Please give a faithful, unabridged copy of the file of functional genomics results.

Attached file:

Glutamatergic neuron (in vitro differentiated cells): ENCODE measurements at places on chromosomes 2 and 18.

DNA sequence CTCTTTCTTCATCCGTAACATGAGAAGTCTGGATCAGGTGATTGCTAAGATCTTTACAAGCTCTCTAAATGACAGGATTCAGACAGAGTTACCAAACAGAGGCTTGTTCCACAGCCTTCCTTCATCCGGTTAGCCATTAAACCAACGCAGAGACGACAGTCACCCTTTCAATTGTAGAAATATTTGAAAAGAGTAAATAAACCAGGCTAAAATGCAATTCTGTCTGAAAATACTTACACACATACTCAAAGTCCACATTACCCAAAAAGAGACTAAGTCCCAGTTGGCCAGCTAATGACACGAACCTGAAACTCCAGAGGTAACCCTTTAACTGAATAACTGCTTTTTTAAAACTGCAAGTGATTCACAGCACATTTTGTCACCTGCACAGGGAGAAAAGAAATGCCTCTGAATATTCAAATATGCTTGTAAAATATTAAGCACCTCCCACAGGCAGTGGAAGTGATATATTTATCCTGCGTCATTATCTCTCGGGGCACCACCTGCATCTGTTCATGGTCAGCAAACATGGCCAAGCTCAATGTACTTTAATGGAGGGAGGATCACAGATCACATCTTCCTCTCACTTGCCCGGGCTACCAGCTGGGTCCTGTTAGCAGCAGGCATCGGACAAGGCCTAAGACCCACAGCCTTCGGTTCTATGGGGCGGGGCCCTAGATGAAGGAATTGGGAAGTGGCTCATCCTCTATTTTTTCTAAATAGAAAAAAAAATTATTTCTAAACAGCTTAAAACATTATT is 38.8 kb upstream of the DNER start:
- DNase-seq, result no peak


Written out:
Glutamatergic neuron (in vitro differentiated cells): ENCODE measurements at places on chromosomes 2 and 18.

DNA sequence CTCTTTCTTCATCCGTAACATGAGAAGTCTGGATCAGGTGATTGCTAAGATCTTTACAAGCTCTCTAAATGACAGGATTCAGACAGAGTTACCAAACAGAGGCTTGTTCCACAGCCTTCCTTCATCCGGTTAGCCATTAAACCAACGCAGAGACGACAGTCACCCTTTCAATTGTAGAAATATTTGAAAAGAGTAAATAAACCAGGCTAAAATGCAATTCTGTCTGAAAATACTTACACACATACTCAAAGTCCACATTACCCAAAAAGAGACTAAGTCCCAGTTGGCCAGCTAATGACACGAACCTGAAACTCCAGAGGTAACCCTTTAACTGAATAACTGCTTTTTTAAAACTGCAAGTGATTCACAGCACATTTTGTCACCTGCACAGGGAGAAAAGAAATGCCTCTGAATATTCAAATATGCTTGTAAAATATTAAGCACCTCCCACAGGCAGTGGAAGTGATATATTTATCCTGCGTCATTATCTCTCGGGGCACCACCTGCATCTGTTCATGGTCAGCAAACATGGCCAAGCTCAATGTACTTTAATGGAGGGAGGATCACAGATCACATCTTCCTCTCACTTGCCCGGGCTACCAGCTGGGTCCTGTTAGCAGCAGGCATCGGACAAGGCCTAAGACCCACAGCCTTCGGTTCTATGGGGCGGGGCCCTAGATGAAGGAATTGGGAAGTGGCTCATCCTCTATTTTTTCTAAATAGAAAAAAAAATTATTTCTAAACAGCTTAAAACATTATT is 38.8 kb upstream of the DNER start:
- DNase-seq, result no peak